Author: Shaun Kimber
A new series of books have just been published by Palgrave Macmillan called Controversies, each book analysing films that have been the source of much discussion and have enraged one part of society while being championed as a cult classic by another. Each book is emblazoned with a big red X and written into it cross cutting are the title of the book and the author’s name. Other books in the series include books on Straw Dogs, The Passion of Christ and A Clockwork Orange – all worthy of inclusion and all for different reasons.
Shaun Kimber’s book on Henry: Portrait of a Serial Killer never loses focus on the fact that this film is about the controversial nature of this film and why it is so controversial rather than the formal structure or negative qualities of the film and throughout discusses the films critical reception, detailed analyses of each video and DVD release and cuts it received on both sides of the Atlantic in both the USA and the UK and the impact those cuts have on the film. He begins his book with its inspiration taken from the real life serial killer Henry Lee Lucas, even though the murders themselves and much of the plot is fictitious; Lucas was only a starting point and how Kimber also looks at how Lucas’s prison life developed as the film was being made. This also created problems of categorizing the film into a genre – for example, is it a horror film (some sources quote this as one of the best horror films of all time)? He then goes into the sort of break in a career that any aspiring filmmaker could only dream of and how director John McNaughton was literally given a limited budget to make his first film as he saw fit and the usual squabble one would have with the financial backers. He then ventures into discussing the films production and why it was delayed so long; it was shot in 1986, but not given a release until 1990 and in the UK, 1991.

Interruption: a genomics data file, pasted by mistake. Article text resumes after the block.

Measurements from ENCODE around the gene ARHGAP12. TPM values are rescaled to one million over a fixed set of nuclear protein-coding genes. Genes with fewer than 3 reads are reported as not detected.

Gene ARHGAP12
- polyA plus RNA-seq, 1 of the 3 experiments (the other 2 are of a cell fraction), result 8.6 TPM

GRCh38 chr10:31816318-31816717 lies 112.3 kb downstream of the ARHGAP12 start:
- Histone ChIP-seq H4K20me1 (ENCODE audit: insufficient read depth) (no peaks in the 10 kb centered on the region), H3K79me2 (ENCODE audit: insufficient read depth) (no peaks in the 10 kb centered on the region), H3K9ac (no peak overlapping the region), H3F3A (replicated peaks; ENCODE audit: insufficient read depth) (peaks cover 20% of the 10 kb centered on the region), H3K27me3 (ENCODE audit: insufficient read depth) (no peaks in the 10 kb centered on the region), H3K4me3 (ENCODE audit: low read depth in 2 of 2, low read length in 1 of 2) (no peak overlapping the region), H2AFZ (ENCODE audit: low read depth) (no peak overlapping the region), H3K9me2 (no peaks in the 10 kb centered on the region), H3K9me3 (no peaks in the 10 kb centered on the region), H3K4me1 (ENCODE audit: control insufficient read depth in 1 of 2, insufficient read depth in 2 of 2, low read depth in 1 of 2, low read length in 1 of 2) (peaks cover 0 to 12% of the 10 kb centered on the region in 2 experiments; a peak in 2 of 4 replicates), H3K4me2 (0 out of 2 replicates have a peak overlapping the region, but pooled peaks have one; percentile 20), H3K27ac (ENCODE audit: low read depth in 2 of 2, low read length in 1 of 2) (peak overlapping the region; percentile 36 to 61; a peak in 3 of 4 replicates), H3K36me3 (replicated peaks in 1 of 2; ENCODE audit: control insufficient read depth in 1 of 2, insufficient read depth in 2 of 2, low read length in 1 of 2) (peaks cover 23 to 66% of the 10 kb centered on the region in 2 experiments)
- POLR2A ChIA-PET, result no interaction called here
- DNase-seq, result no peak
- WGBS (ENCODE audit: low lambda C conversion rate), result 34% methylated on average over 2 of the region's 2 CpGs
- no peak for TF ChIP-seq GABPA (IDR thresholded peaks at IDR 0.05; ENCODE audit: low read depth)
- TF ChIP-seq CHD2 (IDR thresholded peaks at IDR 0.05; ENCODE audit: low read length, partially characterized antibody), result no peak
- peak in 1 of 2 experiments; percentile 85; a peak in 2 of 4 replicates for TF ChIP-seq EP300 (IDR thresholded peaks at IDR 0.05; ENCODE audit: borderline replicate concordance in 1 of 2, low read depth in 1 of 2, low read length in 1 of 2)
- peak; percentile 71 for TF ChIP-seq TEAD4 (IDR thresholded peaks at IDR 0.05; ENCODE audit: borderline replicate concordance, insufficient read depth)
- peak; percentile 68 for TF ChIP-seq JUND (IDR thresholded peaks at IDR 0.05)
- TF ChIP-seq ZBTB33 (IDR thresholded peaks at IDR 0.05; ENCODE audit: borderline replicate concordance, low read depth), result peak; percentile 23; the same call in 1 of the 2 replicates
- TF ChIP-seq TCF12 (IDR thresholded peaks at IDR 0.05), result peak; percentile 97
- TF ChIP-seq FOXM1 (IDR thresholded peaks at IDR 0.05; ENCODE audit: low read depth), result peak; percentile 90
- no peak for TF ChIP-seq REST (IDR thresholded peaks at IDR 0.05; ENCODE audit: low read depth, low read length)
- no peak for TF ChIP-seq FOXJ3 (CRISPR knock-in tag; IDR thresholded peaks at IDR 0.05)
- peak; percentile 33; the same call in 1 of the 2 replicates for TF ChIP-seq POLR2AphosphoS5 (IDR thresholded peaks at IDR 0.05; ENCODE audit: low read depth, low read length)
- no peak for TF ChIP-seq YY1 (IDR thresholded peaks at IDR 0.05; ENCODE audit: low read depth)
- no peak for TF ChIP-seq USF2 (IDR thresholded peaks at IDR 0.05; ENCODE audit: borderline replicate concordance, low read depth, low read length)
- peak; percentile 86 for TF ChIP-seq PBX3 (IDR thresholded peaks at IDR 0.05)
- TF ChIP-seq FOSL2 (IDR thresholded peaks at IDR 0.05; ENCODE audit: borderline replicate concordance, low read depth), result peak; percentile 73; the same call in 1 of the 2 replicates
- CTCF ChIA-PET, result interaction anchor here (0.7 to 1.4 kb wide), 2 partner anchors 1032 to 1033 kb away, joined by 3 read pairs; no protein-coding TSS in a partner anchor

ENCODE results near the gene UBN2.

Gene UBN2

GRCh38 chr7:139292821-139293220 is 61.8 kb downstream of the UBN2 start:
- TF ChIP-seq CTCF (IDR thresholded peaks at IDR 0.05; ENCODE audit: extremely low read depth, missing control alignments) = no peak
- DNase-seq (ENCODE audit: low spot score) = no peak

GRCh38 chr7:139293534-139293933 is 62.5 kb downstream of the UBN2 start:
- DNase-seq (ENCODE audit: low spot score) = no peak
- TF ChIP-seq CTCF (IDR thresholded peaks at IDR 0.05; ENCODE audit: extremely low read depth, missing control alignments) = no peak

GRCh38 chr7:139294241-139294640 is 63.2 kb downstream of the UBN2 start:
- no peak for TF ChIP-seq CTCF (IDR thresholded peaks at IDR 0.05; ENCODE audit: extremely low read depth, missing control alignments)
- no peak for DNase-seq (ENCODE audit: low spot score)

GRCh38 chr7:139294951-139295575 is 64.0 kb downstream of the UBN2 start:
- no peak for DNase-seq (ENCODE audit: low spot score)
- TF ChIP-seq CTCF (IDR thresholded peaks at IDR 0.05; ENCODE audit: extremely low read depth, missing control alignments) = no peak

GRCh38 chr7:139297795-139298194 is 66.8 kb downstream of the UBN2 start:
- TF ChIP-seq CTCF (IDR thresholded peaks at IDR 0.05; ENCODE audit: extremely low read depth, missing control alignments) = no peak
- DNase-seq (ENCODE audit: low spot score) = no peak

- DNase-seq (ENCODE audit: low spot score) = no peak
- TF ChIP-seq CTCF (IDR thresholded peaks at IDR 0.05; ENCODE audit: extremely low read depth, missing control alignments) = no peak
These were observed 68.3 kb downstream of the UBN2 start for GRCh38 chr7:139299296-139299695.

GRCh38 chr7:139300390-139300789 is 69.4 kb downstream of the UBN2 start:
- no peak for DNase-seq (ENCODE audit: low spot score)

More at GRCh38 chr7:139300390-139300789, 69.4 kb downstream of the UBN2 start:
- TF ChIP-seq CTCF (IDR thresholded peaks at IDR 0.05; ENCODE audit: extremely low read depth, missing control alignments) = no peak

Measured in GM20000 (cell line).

Throughout the book Kimber breaks the film down to several key scenes that proved controversial: the slashed body of a prostitute in a hotel room, the murder of a electrics warehouse salesman and the violent house intrusion leading to the murder of an innocent family and Henry and his accomplice Otis’s subsequent watching the murders coldly on a camcorder they stole from the salesman. Kimber explains the motivation behind each frame that was cut from the film and how the film was seen, or at least that version of the film was seen at the time of its release and even how the film is perceived today – including reviews and comments on such websites as imdb.com.
On reading Kimber’s book, even though it has been a few years since I have seen Henry, it left me with that same cold and sordid feeling I felt when I first viewed the film back on its initial video release. It is indeed still a shocking and troubling film, aided and abetted by its low budget and, it has to be said, the super performances McNaughton draws from the actors. In that sense Kimber has done justice to the book and the film. But where it perhaps falls down is in the perpetual quotes from other sources that Kimber makes, drawing on a variety of sources including websites that sometimes can lack editorial discretion. A lecturer in Media Studies at Bournemouth University, Kimber is rightly proud of this first monograph of the film and has produced an interesting academic study.